Molecular Machines are the Future…

René Jansen, Regional Manager, Europe

The ground in the north of Holland was recently shaking and not because of an earthquake, but because Professor Ben Feringa from the University of Groningen has won the 2016 Nobel Prize in Chemistry for his work on the development of molecular machines.
Feringa discovered the molecular motor — a light-driven rotary molecular motor – which is widely recognized as a spectacular scientific breakthrough.

Electrically driven directional motion of a four-wheeled molecule on a metal surface

Electrically driven directional motion of a four-wheeled molecule on a metal surface

‘Building a moving molecule is not that difficult in itself, but being able to steer it, have control over it, is a different matter.’, he said. Years ago he already presented the first molecular motor, consisting of a molecule, part of which performed a full rotation under the influence of light and heat. He has designed many different engines since, including a molecular ‘4-wheel drive’ car. By fixating the engine molecules to a surface, he developed a nano ‘mill park’ in which the mills rotate when exposed to light. And last year he described the world’s first symmetrical molecular engine. Feringa also succeeded in putting these molecular engines to work, having them turn a glass cylinder 10,000 times their size. Amazing.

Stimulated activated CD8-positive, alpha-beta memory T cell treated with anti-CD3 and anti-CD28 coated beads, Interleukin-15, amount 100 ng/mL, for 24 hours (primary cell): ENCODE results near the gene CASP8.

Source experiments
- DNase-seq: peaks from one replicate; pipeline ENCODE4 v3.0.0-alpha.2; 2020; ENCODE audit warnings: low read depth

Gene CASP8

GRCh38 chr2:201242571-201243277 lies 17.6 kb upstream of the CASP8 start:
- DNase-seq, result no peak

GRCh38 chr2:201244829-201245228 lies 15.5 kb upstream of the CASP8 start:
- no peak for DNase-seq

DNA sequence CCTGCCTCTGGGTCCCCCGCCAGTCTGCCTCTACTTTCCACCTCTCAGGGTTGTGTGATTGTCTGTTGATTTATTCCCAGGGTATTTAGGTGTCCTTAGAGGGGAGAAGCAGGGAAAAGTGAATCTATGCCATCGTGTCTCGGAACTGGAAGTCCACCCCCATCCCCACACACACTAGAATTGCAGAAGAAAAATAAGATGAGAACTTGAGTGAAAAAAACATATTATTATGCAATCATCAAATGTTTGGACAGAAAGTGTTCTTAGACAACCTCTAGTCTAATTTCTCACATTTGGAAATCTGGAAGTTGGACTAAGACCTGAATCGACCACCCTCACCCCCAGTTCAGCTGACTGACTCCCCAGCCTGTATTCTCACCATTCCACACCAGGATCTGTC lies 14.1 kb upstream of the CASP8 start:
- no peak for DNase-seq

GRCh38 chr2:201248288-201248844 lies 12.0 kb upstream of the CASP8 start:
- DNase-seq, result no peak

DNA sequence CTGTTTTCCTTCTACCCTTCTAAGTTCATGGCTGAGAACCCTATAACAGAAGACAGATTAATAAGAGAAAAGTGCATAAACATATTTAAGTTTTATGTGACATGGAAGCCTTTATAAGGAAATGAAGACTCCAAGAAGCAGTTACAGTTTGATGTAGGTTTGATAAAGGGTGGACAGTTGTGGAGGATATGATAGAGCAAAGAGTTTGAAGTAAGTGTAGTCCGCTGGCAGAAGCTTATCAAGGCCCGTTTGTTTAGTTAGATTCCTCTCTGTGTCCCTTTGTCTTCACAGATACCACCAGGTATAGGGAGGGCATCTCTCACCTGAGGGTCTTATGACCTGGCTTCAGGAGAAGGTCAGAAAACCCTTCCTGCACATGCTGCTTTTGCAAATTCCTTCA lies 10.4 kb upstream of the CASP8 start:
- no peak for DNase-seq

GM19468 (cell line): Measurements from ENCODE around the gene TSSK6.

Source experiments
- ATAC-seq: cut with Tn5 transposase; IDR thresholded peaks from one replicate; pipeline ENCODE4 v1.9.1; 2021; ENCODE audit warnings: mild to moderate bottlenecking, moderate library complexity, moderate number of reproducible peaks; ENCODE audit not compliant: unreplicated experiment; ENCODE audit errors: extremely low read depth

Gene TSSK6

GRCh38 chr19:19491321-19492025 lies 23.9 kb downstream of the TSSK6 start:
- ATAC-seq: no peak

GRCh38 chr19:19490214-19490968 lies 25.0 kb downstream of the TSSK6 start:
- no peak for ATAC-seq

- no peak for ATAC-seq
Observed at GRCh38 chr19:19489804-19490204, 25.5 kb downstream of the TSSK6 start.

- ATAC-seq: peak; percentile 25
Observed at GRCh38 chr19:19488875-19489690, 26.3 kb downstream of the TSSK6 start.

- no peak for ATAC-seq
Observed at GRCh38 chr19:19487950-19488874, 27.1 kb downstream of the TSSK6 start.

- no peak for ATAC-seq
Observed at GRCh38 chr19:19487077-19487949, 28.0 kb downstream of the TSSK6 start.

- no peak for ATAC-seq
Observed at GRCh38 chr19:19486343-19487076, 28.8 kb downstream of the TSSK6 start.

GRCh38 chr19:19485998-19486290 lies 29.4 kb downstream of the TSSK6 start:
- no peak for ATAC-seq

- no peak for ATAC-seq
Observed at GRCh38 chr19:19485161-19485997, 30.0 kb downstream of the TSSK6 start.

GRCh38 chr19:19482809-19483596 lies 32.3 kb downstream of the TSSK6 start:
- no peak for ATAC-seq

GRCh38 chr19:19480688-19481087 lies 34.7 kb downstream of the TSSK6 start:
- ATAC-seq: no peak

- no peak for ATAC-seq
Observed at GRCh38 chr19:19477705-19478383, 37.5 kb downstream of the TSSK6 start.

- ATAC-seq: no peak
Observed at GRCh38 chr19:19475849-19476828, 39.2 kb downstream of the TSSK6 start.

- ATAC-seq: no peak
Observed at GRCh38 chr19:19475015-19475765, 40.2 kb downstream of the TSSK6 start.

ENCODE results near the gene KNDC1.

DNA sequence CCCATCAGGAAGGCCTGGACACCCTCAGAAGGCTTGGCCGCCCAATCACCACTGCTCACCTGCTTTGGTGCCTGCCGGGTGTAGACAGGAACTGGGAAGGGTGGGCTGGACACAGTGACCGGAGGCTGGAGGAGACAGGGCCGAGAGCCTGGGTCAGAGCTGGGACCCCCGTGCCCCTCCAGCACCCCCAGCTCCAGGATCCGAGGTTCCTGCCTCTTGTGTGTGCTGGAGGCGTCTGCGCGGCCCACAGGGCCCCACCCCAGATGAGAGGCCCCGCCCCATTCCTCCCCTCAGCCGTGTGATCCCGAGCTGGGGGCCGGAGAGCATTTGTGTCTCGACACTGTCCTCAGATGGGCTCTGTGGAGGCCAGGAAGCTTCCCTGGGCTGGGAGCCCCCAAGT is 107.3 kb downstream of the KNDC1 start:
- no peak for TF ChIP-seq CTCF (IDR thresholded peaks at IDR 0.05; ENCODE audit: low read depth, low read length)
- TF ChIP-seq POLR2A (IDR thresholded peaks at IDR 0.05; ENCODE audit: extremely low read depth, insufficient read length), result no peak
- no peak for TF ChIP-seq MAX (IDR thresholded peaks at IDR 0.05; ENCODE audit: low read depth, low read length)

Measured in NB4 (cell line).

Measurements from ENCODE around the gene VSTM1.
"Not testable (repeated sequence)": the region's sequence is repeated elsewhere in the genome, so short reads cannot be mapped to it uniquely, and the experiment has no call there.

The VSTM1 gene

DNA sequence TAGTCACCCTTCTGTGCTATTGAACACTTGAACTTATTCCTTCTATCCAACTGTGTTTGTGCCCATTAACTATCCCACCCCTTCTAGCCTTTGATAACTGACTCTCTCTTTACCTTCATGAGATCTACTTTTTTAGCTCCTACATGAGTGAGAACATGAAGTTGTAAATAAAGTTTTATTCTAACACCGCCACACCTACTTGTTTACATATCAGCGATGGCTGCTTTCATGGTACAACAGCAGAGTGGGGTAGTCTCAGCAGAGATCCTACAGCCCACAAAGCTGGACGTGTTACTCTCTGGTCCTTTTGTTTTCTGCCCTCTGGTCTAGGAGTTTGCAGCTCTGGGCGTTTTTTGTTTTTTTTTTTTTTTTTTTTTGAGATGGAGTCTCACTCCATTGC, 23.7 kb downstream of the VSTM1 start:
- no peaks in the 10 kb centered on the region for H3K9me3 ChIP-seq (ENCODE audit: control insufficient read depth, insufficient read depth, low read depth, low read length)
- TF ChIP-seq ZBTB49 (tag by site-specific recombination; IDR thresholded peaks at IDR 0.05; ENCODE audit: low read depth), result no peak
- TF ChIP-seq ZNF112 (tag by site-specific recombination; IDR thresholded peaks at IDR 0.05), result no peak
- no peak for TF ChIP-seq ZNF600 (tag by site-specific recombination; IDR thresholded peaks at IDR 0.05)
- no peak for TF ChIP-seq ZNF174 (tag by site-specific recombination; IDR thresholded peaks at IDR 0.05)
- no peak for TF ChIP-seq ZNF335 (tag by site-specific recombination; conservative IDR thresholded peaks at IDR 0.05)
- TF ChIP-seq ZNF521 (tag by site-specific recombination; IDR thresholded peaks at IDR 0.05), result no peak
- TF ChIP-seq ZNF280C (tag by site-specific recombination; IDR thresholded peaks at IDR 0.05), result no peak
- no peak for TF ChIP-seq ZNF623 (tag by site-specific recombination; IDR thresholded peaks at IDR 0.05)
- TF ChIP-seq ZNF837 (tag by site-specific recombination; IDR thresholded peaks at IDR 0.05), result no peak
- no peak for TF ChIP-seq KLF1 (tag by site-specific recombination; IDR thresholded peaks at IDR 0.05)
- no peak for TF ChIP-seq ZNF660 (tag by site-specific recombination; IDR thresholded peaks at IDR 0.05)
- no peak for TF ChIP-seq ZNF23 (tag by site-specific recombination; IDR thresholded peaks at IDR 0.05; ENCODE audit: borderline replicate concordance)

Feringa is internationally recognized as a pioneer in the field of molecular engines. One of the potential applications of his engines is the delivery of medication inside the human body.
I recently heard an interview with him, in which he promoted the idea that universities should be playgrounds, where scientists must be able to do whatever they want to create real breakthroughs. Today, the ability of universities to create these playgrounds is limited due to a constant reduction of budgets over recent years. It would be interesting to know how the University of Groningen has managed to do this.

Another, less famous, department at the University of Groningen is working on the formation/deformation of materials which are exposed to high temperature (> 1000 degrees Celsius). Measuring EBSD patterns while temperature increases, shows that new crystals are formed at a certain temperature. Now my hopes are that this “playground” too will end up in a few years from now with a Nobel prize for a breakthrough in Materials Science.

Leave a Reply

Fill in your details below or click an icon to log in: Logo

You are commenting using your account. Log Out / Change )

Twitter picture

You are commenting using your Twitter account. Log Out / Change )

Facebook photo

You are commenting using your Facebook account. Log Out / Change )

Google+ photo

You are commenting using your Google+ account. Log Out / Change )

Connecting to %s